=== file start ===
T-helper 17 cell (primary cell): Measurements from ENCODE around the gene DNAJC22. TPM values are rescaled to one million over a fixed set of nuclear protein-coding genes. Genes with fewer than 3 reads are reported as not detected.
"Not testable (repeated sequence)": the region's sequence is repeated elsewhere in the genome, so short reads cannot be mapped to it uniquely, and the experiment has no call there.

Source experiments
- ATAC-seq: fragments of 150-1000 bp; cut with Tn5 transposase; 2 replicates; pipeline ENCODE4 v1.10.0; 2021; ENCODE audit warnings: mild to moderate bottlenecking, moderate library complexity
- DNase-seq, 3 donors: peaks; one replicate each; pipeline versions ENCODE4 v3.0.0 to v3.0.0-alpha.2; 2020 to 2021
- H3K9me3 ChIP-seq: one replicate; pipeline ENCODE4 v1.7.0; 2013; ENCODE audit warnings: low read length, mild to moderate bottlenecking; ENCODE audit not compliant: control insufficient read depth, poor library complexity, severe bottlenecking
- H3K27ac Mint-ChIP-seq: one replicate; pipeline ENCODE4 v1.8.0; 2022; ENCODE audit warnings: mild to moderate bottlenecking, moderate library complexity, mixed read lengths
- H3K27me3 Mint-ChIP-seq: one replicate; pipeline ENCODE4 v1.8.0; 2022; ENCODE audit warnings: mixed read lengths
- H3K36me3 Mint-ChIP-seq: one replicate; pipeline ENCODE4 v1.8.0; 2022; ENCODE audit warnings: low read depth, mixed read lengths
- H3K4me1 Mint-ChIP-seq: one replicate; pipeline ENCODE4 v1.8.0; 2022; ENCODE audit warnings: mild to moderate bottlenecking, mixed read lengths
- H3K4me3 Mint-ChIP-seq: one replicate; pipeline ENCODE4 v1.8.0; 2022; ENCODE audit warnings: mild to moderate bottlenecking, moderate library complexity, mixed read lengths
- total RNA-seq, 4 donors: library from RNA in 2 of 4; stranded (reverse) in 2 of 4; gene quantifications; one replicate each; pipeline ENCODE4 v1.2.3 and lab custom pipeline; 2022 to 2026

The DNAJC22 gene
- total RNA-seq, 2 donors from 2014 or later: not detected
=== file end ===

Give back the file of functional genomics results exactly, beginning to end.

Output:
T-helper 17 cell (primary cell): Measurements from ENCODE around the gene DNAJC22. TPM values are rescaled to one million over a fixed set of nuclear protein-coding genes. Genes with fewer than 3 reads are reported as not detected.
"Not testable (repeated sequence)": the region's sequence is repeated elsewhere in the genome, so short reads cannot be mapped to it uniquely, and the experiment has no call there.

Source experiments
- ATAC-seq: fragments of 150-1000 bp; cut with Tn5 transposase; 2 replicates; pipeline ENCODE4 v1.10.0; 2021; ENCODE audit warnings: mild to moderate bottlenecking, moderate library complexity
- DNase-seq, 3 donors: peaks; one replicate each; pipeline versions ENCODE4 v3.0.0 to v3.0.0-alpha.2; 2020 to 2021
- H3K9me3 ChIP-seq: one replicate; pipeline ENCODE4 v1.7.0; 2013; ENCODE audit warnings: low read length, mild to moderate bottlenecking; ENCODE audit not compliant: control insufficient read depth, poor library complexity, severe bottlenecking
- H3K27ac Mint-ChIP-seq: one replicate; pipeline ENCODE4 v1.8.0; 2022; ENCODE audit warnings: mild to moderate bottlenecking, moderate library complexity, mixed read lengths
- H3K27me3 Mint-ChIP-seq: one replicate; pipeline ENCODE4 v1.8.0; 2022; ENCODE audit warnings: mixed read lengths
- H3K36me3 Mint-ChIP-seq: one replicate; pipeline ENCODE4 v1.8.0; 2022; ENCODE audit warnings: low read depth, mixed read lengths
- H3K4me1 Mint-ChIP-seq: one replicate; pipeline ENCODE4 v1.8.0; 2022; ENCODE audit warnings: mild to moderate bottlenecking, mixed read lengths
- H3K4me3 Mint-ChIP-seq: one replicate; pipeline ENCODE4 v1.8.0; 2022; ENCODE audit warnings: mild to moderate bottlenecking, moderate library complexity, mixed read lengths
- total RNA-seq, 4 donors: library from RNA in 2 of 4; stranded (reverse) in 2 of 4; gene quantifications; one replicate each; pipeline ENCODE4 v1.2.3 and lab custom pipeline; 2022 to 2026

The DNAJC22 gene
- total RNA-seq, 2 donors from 2014 or later: not detected